The opinion of the court was delivered by: Baylson, J.
MEMORANDUM RE: SOCIAL SECURITY APPEAL
Plaintiff, Ereina Covington, seeks judicial review of the decision by the Commissioner of the Social Security Administration (the "Commissioner") denying her application for Social Security Disability Insurance Benefits ("SSDI") under Title II of the Social Security Act ("the Act"), 42 U.S.C. §§ 1381-83(c) (2000). Jurisdiction is established under § 1383(c)(3), which incorporates § 405(g) of the Act. 42 U.S.C. §§ 405(g). After careful and independent consideration of the matter, and for the following reasons, the Court will grant Covington's request for review, vacate the decision of the Administrative Law Judge (the "ALJ"), and remand for further proceedings.
I. Factual and Procedural History
Covington applied for social security and disability benefits on April 3, 2007. R. 23.
Born on September 15, 1966, Covington was forty years old on March 6, 2007, the onset date of her alleged impairment, and forty-two years old at the time of the administrative hearing, defining her as a "younger individual," pursuant to 20 C.F.R. § 404.1563. R. 18. Covington was placed in special education programs at school until she dropped out in the tenth grade, returning to finish her high school education at age 26. R. 133, 165, 209, 124, 133, 214. She then attended two semesters at the Business Institute of Philadelphia, but dropped out due to sickle cell anemia.
R. 133, 214. Covington communicates in English. R. 18. She and Michael Clemens, her second husband, have legal custody of her 3-, 5-, and 7-year-old grandchildren, and lives with her husband; Covington's grandchildren; Covington's 19-year-old son; and Clemens's sons, age 10 and 14. R. 26-7, 28-29, 30, 43-4.
Covington's prior work experience was for the New Jersey Department of Motor Vehicles ("NJ DMV"), where she was a clerk for eight years. R. 15-18, 46, 129, 199. Covington reported in the Function Report submitted with her SSDI application that her employer was not aware of her anxiety or learning disorders until the NJ DMV audited Covington's section and discovered that Covington was responsible for "all of the filing errors." R. 147. Covington experienced her first anxiety attack at that time and, in 2005, her employer sent her to an inpatient treatment facility for two months as a result of stress and depression. Id.; see also R. 25-26; 209. Her employer tried to provide her with job coach upon her return, but Covington's anxiety persisted and it was suggested to her that she resign before being terminated. Id. Her last date insured for the purpose of this application is December 31, 2012. R. 126.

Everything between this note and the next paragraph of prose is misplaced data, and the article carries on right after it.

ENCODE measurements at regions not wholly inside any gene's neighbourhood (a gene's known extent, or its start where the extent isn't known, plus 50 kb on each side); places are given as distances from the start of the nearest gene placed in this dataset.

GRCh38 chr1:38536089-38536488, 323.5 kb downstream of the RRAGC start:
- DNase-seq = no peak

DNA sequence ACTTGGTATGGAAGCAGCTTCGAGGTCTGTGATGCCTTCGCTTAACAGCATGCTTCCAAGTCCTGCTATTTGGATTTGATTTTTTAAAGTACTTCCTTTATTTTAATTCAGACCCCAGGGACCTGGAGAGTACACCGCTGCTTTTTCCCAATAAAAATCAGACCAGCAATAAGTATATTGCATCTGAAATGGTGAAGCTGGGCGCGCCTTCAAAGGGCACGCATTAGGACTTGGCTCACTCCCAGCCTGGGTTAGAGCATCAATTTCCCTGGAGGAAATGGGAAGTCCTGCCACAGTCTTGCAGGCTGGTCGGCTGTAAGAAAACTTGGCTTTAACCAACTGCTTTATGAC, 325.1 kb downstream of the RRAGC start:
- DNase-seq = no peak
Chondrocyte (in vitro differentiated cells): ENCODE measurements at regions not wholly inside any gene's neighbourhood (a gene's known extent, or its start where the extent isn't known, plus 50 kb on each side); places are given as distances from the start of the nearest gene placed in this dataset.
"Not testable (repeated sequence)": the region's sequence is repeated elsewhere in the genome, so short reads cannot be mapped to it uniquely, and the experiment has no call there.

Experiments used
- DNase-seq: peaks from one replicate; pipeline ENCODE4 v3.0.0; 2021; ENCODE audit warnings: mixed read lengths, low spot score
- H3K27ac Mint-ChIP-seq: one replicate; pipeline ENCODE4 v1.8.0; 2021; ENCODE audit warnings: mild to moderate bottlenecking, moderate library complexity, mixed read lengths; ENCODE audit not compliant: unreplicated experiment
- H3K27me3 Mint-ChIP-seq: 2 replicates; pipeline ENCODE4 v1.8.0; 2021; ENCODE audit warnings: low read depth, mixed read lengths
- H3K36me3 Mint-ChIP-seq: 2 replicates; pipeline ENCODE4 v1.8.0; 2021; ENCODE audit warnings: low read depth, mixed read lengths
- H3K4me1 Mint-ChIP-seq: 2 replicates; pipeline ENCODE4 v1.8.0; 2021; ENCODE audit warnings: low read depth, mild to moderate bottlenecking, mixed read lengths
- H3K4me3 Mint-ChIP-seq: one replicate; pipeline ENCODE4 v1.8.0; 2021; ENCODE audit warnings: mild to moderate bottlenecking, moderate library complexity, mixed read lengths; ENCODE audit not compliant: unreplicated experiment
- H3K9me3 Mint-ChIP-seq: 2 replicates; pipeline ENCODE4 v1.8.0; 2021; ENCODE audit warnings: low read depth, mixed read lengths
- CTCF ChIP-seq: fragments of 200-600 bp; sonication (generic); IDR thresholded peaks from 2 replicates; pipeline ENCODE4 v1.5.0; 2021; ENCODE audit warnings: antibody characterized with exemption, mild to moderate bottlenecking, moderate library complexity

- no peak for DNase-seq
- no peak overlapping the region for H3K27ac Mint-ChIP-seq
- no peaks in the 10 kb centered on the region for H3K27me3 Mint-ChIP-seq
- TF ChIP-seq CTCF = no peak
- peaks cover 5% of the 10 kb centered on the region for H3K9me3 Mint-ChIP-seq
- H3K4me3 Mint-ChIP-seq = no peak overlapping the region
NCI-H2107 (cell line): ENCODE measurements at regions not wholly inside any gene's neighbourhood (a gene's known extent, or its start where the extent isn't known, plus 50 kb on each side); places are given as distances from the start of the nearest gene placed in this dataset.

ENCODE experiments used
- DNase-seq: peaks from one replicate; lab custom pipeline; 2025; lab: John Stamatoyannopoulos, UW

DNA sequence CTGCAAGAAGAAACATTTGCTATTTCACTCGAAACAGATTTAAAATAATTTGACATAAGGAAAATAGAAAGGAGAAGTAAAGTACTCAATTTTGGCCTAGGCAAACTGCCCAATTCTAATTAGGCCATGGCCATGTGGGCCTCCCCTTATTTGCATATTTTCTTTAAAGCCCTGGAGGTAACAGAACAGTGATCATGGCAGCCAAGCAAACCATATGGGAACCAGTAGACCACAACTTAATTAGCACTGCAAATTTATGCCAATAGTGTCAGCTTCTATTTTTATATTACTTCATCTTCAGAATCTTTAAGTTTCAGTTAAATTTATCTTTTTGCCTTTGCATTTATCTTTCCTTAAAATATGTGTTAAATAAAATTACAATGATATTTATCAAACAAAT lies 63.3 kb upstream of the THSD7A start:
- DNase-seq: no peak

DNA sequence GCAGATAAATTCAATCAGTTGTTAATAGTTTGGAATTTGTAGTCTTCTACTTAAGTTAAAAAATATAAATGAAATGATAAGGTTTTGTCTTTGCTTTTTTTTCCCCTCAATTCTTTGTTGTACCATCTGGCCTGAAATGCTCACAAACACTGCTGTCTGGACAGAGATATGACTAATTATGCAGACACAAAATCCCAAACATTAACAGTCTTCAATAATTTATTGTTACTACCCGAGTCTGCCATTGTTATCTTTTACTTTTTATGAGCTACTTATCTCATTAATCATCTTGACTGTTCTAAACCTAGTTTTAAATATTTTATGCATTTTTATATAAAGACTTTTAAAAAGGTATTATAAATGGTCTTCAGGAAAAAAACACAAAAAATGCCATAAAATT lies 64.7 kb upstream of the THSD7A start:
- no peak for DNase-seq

Covington alleges disability due to multiple severe impairments including anxiety, panic disorder without agoraphobia, major depression, impaired intellectual functioning, and learning disorder, as well as obesity and degenerative changes of the first metatarsophalangeal joint of the right foot.*fn1 R. 199-200, 208-20, 247, 252, 255, 261-64, 273-74, 281-95, 349-58.
A. Medical Evidence of Covington's Mental Impairments
On January 21, 2006, Covington underwent a psychological evaluation by Joseph Wieliczko, Psy.D., of the Trenton Division of Vocational Rehabilitation Services (DVRS).*fn2 R. 208-13. Covington reported to Dr. Wieliczko that she sought DVR services for "help with [her] learning disability." R. 208. She related that she "had reading and spelling difficulties all her life;" that she had been placed in special education classes from third grade throughout the end of her schooling; and that her reading difficulties interfered with her abilities to "do her job at work, do paperwork at home, read street signs and every other task requiring reading." R. 208-10. She told the evaluator that she had panic attacks every couple of weeks, which often arose out of her inability to "comprehend[.]" R. 210.